No such thing as ‘average’ for data-driven behavior

Results from a 451 Alliance survey show that a majority of organizations continue to base most of their strategic decisions on data, and that data is growing in importance over time. Some stark differences in data-driven organizational behavior are also apparent, depending on measures of self-reported data-driven maturity, such as early adoption of technology and digital transformation progress.

Common themes still exist, however, with businesses overall shifting toward more long-term objectives in their data-driven behavior and consistently acknowledging the relevance or challenges associated with data privacy and security. As businesses seek to become more data driven, tools and roles also evolve over time.

The take

Our surveys in data management and analytics over the past two years have suggested a growing divide between organizations that doubled down on data-driven investments and behavior and those that pulled back — now those that pulled back appear to be falling behind. The results from this survey cycle emphasize this growing chasm, with survey aggregates often obscuring the polarity of responses between different organizational demographics.

Most useful for analysis is often the distinction between “data driver” and “data drifter” groups: The former are organizations making nearly all or most of their strategic decisions based on data, and the latter are organizations making only some or few of their strategic decisions based on data. While nearly all organizations still strive to be more data-driven, it is suggested that advancing progress on the data-driven maturity curve is a sort of virtuous cycle. More investment and progress leads to more beneficial outcomes with data-driven measures, which often lead to further data-driven investment.

Summary of findings

Data-driven behavior is strongly correlated with an organization’s self-identified rates of data-driven decision-making, new technology adoption and digital transformation progress. Averages can be deceiving. This is especially true in data management and analytics, where there continues to be a bifurcation between businesses that double down on investment and those that pull back as a cost-cutting measure. While these patterns began to emerge at the beginning of the global pandemic, they persisted over time, and now appear to be highly engrained. In this sense, aggregate survey results often represent a melding of extremes. Clearer interpretation often requires deeper demographic analysis.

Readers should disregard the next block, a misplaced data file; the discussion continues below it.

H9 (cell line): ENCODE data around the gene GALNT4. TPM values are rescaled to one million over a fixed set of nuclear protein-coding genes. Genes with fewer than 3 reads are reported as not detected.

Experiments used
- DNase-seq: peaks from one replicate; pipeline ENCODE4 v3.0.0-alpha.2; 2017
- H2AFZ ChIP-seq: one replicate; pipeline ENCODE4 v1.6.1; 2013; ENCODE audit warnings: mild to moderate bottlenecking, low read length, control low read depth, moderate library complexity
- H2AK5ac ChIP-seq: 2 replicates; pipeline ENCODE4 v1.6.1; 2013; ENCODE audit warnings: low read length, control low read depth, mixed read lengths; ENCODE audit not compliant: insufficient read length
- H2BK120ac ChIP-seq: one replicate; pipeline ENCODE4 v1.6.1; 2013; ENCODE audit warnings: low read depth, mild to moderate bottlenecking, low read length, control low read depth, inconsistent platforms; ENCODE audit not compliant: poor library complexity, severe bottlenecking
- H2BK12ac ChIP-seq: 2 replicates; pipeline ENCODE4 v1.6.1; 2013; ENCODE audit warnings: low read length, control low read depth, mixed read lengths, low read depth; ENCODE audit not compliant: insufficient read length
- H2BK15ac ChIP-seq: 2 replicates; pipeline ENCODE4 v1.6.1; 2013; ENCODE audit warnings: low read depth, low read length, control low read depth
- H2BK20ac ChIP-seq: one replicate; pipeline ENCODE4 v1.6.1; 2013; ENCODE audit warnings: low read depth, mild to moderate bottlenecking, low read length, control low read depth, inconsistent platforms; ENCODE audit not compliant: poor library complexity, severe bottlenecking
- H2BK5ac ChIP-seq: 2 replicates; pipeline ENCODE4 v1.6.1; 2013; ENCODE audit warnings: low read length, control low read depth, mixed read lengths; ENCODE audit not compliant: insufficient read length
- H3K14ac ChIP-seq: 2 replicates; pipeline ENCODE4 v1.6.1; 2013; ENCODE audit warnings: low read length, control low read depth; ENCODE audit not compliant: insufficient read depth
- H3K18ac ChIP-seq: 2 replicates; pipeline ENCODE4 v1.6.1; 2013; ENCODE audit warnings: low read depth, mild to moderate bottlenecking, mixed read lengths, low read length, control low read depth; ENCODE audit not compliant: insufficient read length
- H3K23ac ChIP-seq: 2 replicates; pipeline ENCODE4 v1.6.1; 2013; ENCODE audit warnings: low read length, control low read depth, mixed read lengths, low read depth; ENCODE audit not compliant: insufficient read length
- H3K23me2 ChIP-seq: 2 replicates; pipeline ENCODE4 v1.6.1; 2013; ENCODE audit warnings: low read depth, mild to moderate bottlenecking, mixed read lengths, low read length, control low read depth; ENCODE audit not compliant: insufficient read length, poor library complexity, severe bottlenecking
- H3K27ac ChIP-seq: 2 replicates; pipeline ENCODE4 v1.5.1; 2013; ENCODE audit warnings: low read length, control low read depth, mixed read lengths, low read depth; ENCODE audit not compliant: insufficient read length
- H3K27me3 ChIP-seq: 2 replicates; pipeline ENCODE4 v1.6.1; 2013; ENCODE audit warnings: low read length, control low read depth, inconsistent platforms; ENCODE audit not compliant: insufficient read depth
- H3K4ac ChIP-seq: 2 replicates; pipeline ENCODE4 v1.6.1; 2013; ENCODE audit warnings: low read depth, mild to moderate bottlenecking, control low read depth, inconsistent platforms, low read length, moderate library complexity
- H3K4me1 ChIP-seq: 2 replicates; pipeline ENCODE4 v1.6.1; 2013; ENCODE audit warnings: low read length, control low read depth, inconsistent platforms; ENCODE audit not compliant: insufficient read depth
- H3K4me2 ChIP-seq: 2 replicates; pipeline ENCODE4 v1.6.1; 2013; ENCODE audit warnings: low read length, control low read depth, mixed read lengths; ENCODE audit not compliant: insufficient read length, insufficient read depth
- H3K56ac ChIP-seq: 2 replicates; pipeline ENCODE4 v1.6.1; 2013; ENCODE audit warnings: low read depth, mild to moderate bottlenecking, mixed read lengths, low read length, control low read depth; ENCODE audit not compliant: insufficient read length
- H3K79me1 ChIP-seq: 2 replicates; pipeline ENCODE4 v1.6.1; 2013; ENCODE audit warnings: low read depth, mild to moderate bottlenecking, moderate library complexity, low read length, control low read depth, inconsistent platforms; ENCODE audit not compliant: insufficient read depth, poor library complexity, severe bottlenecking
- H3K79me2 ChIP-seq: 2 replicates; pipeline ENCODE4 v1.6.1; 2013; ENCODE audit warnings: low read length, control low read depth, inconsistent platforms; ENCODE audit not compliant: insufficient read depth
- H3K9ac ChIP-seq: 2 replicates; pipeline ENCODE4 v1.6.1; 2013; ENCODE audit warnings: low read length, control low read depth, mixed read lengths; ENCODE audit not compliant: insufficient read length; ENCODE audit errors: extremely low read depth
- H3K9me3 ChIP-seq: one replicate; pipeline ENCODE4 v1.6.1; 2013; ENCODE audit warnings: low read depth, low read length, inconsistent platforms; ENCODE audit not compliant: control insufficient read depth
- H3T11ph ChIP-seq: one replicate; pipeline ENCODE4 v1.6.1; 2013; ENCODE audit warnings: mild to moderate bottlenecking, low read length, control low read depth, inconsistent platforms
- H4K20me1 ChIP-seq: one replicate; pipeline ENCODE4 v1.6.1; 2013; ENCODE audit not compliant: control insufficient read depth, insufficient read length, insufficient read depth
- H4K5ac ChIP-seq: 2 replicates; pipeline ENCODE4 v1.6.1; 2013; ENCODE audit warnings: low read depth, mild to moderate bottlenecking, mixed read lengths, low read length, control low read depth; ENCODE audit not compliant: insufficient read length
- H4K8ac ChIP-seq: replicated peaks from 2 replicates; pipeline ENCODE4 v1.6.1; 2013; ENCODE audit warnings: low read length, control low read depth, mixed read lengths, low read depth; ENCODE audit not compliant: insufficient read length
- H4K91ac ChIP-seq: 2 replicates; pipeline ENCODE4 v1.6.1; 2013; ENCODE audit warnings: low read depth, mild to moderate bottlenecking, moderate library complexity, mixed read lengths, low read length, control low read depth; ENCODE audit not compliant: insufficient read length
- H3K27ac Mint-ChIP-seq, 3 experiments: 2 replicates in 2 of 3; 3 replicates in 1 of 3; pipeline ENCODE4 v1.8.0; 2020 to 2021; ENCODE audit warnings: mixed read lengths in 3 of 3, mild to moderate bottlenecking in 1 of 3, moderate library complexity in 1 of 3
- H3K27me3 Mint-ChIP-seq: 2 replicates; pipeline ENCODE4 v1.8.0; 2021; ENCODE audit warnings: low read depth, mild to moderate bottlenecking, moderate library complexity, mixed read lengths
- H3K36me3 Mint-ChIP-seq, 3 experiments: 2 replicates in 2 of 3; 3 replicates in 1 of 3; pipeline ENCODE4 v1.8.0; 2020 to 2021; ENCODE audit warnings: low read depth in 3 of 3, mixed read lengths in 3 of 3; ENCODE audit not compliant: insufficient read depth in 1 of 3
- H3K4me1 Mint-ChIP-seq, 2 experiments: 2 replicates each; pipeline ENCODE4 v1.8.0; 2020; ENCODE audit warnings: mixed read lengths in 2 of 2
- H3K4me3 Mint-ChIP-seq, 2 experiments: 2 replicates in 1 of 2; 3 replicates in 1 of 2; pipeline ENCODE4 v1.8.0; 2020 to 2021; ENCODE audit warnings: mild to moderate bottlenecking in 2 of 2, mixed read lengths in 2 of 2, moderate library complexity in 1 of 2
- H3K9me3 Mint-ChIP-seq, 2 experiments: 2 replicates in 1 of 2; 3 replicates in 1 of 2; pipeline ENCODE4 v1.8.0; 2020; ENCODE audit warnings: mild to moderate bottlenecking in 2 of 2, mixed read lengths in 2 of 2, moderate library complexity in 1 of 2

A majority of organizations make their strategic decisions based on data, and data continues to grow in importance over time. Currently, 64% of survey respondents report nearly all or most strategic decisions at their organizations are data driven. Data itself continues to grow in importance.

Nearly eight out of 10 respondents (79%) think that data will be more important to their organization’s decision-making over the next 12 months.

Only 14% assert that data will remain at the same level of importance in decision-making, and a thin margin of 4% report that data will become less important overall.

Expected benefits of being more data driven underscore long-term business resiliency rather than just quarterly performance cadence. Prior to the pandemic, it was common for enterprise survey respondents to rank lowering costs and increasing sales as top expected benefits of becoming more data driven — tangible metrics closely tied to quarterly performance. Today’s top perceived benefits are more focused on long-term business resiliency and adaptability. The top three responses now include improving/automating business processes (41%), increasing agility of decision-making (40%), and enhancing customer service and engagement (39%).